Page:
Biography of Judge James Orchard
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The judges of the various courts established in Howell County have always been noted for their character and ability, and one of the most popular of the many worthy men elevated to the bench in the history of the county’s jurisprudence is Judge James Orchard, attorney at law at West Plains, where he has made his home for the past few years. Judge Orchard was born in Shannon County, Missouri, October 24, 1850, to the union of Jesse and Alcey (McCormack) Orchard. Jesse Orchard was a native Kentuckian, and the son of a Scotchman, who came to this country many years ago and settled in Kentucky.
About 1834 the grandfather moved to Missouri, settled in Washington County, and was one of the earliest pioneers of that section. There he passed the remainder of his days engaged in farming. He was a valuable and influential citizen. Jesse Orchard was but a boy when the family came to Missouri, and he attended the early schools of the county and grew to manhood there and in Shannon County. In the latter county he made his home, engaged in farming and stockraising until his death in 1876. During the Civil War he was captain of a company in the Confederate Army, McBride’s regiment, and he was also with Col. Freeman. He took part in a number of prominent engagements, was at Wilson’s Creek and was in Gen. Price’s raid. Mr. Orchard fought bravely for the lost cause. He was a stanch Democrat, and held a number of prominent offices in Shannon County. For some time he was judge of the County Court, sheriff and collector two terms, and public administrator. He was well known in that and adjoining counties, and was universally liked. His widow, still living, was the daughter of James McCormack, an early pioneer of Shannon County, Missouri, coming to the county when the Indians still lived here. To Mr. and Mrs. Orchard were born five children as follows: James, subject; Alexander, a farmer in Texas; Jerry, is also a farmer; William died when nineteen years of age; and Mary E. became the wife of David Smith, of Texas County. The early members of the Orchard family hold to the Baptist faith.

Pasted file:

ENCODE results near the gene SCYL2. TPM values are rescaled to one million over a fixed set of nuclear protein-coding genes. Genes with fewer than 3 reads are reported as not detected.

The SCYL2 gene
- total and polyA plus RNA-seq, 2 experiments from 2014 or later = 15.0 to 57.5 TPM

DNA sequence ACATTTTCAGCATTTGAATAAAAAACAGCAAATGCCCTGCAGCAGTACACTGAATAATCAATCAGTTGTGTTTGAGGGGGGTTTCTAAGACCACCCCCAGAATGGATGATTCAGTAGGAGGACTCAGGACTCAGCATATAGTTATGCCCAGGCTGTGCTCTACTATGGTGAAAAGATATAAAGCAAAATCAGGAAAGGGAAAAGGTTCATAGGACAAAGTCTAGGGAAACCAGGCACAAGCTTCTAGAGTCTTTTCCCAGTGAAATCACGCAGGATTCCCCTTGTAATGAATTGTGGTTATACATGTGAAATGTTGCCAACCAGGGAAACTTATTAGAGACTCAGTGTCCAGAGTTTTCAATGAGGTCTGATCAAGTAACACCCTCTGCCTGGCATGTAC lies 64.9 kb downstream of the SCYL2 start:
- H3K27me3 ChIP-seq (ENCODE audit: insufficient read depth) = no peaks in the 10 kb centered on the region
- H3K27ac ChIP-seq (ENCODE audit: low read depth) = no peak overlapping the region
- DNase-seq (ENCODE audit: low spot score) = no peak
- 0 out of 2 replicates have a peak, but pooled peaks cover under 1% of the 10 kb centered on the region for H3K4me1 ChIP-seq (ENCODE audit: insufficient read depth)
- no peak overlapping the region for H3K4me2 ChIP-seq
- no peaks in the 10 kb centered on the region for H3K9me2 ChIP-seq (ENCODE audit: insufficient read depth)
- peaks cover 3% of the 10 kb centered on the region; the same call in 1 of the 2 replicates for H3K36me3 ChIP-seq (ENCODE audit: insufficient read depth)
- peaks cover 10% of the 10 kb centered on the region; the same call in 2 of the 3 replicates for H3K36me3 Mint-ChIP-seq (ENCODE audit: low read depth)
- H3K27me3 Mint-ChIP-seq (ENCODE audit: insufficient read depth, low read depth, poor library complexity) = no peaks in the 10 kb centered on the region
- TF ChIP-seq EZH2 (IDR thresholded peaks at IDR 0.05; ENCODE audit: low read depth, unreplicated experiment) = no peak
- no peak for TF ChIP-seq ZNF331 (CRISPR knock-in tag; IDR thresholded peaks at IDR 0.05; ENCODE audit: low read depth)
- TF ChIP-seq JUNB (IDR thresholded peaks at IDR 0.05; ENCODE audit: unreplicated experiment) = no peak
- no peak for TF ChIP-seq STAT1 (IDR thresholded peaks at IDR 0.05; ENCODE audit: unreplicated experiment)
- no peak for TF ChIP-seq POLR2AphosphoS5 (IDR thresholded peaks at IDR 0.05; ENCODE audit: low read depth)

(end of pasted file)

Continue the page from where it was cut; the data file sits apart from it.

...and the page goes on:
In Shannon County Judge Orchard grew to manhood, but on account of the breaking out of the war he received but limited educational advantages. After that eventful period he worked on the farm of his father, and a number of years later entered a store at Summersville, where he remained until 1873. He was then appointed deputy sheriff of Shannon County under his father, and held the position until 1884, when he was elected county clerk. That position he held four years, and was then elected circuit clerk. Three years later he resigned. During the time he held the office he took up the study of law, and was admitted to the bar in 1883. He began practicing at Eminence, Missouri, in 1884, and was elected prosecuting attorney and reelected in 1886. Three years later he came to West Plains, and has since practiced in all the courts of the district. He defended Peter Renforth, of Texas County, in 1890, for murder; also John Barrett, of Ozark County, for murder; William Kile, of Shannon County, for murder, and many other prominent cases. He is classed among the leading attorneys of Missouri. He is attorney for the Fisher Lumber Company, of Shannon County, and attorney for the West Plains and the Howell County Bank. Fraternally he is a Knight Templar of the Masonic order, and a member of all the lodges at West Plains. He is also an Odd Fellow and represented his lodge in the Grand Lodge of the State. Politically he is a Democrat, is a leader in his party, and has been a delegate to the State conventions. Judge Orchard was married in Shannon County to Miss Susan E. Woolsey, daughter of J. M. Woolsey, formerly of that county, but who died during the war. To Judge and Mrs. Orchard have been born five children: Jesse, Arthur E., Ella, Mabel and Fannie. The Judge is a stockholder in the Howell County Bank as well as the Willow Springs Bank. He is one of the most prominent and influential citizens of the county.